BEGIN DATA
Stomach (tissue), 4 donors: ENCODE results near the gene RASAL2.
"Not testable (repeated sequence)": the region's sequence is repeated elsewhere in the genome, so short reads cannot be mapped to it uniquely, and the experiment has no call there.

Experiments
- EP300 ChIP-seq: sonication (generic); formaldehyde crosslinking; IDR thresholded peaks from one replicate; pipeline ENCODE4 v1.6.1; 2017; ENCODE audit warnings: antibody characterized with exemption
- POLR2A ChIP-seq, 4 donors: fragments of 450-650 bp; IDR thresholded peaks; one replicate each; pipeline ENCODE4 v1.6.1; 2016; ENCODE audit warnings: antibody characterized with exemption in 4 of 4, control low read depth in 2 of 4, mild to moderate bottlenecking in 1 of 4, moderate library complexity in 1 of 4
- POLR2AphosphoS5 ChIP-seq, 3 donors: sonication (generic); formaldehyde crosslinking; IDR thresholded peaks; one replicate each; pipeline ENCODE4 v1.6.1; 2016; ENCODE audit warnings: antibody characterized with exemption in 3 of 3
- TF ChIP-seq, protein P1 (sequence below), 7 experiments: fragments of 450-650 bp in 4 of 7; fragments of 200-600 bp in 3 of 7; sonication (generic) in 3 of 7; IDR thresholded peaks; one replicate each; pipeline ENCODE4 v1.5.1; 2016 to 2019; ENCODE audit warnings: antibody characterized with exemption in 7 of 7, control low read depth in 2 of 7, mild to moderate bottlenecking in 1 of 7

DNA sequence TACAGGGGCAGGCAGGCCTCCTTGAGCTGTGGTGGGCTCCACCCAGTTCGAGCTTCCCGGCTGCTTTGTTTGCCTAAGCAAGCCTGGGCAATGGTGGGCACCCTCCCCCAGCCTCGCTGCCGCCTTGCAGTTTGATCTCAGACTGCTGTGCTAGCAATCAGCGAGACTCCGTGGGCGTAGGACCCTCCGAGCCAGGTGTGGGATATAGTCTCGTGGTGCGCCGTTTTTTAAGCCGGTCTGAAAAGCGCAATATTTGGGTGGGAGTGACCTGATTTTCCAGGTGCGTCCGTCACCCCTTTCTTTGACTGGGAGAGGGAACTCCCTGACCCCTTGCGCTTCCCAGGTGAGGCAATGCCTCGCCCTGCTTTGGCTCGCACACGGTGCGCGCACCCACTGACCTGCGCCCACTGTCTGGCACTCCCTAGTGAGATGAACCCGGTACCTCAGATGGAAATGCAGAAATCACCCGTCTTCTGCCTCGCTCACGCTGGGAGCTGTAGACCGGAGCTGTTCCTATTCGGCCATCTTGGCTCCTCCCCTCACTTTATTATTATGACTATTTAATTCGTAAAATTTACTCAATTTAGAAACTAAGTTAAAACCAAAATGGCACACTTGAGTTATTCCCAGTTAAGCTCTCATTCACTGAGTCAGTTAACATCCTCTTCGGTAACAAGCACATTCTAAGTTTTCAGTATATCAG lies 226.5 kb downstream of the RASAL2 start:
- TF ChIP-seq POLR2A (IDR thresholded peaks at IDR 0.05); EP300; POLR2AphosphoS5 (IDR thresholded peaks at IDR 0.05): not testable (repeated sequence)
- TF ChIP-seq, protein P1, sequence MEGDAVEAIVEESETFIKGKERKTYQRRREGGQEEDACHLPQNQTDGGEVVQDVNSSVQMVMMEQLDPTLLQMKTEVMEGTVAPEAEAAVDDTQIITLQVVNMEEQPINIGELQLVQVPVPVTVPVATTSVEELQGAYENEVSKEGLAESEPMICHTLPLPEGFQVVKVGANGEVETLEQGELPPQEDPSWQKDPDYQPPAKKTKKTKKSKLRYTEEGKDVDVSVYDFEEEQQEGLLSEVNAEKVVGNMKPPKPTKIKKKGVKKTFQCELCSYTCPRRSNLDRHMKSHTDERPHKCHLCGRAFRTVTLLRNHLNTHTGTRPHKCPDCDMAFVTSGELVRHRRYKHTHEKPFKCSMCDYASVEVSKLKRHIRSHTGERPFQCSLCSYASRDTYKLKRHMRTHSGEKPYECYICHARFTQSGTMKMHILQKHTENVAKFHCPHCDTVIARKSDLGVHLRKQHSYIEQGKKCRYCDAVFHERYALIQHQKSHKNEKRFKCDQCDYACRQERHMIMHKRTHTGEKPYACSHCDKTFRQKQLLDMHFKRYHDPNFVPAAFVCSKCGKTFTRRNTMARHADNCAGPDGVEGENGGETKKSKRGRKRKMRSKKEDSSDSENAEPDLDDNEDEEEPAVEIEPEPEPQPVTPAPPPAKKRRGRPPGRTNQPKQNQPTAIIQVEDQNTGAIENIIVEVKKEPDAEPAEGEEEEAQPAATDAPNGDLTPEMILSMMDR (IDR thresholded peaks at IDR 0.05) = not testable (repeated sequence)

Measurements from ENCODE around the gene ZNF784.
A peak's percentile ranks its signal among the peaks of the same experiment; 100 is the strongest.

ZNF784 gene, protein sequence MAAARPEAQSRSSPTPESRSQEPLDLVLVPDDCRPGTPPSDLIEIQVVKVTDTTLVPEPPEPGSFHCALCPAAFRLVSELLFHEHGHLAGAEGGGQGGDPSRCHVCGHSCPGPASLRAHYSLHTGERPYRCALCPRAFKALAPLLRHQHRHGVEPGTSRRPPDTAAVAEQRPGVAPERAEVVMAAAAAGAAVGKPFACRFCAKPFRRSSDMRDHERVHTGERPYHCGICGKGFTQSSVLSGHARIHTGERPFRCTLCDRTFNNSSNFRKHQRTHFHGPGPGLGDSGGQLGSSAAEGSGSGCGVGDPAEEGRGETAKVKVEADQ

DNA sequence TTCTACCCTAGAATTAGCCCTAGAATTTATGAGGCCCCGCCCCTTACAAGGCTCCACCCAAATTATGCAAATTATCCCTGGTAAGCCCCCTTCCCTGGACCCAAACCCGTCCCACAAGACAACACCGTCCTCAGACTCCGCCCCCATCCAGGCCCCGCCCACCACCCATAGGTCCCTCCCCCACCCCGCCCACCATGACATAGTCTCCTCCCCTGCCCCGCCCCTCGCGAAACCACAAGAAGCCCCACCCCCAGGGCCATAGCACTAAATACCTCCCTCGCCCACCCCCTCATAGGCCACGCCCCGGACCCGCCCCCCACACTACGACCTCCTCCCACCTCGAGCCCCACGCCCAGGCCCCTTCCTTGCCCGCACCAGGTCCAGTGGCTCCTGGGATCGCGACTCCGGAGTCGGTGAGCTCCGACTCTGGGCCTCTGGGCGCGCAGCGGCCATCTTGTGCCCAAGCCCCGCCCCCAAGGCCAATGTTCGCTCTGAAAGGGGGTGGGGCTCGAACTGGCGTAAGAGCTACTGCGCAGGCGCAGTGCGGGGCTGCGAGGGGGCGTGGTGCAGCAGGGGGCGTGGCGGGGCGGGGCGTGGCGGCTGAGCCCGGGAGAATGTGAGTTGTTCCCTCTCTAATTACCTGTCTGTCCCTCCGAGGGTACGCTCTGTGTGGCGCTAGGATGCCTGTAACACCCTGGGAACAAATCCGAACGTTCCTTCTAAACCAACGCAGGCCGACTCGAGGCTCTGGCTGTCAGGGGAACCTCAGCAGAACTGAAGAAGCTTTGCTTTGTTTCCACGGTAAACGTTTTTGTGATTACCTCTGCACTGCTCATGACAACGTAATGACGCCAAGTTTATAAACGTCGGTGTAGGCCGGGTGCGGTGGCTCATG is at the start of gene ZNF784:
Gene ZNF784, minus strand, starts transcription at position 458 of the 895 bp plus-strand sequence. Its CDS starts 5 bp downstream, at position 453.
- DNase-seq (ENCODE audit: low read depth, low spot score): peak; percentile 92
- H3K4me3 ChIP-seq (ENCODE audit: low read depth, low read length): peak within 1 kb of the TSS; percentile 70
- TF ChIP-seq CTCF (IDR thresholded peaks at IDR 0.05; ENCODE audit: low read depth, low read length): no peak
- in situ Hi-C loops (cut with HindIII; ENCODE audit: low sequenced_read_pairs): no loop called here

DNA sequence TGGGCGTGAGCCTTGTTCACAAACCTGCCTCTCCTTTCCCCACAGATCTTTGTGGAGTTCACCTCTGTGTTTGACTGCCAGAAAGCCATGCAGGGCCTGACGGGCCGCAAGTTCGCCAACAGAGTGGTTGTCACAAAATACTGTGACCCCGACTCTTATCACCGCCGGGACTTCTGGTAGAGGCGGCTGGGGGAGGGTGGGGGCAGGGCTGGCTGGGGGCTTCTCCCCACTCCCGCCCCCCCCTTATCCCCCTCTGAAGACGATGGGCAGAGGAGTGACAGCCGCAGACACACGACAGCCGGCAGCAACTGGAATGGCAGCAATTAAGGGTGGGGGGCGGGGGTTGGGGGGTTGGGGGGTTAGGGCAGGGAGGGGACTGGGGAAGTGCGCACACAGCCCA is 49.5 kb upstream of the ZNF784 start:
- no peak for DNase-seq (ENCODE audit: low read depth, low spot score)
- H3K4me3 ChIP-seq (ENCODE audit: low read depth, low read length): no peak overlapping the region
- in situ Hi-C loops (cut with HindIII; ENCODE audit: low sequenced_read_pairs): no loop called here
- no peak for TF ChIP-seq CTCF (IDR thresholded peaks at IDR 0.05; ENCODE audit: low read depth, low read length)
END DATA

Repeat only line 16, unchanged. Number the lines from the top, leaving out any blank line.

- DNase-seq (ENCODE audit: low read depth, low spot score): peak; percentile 92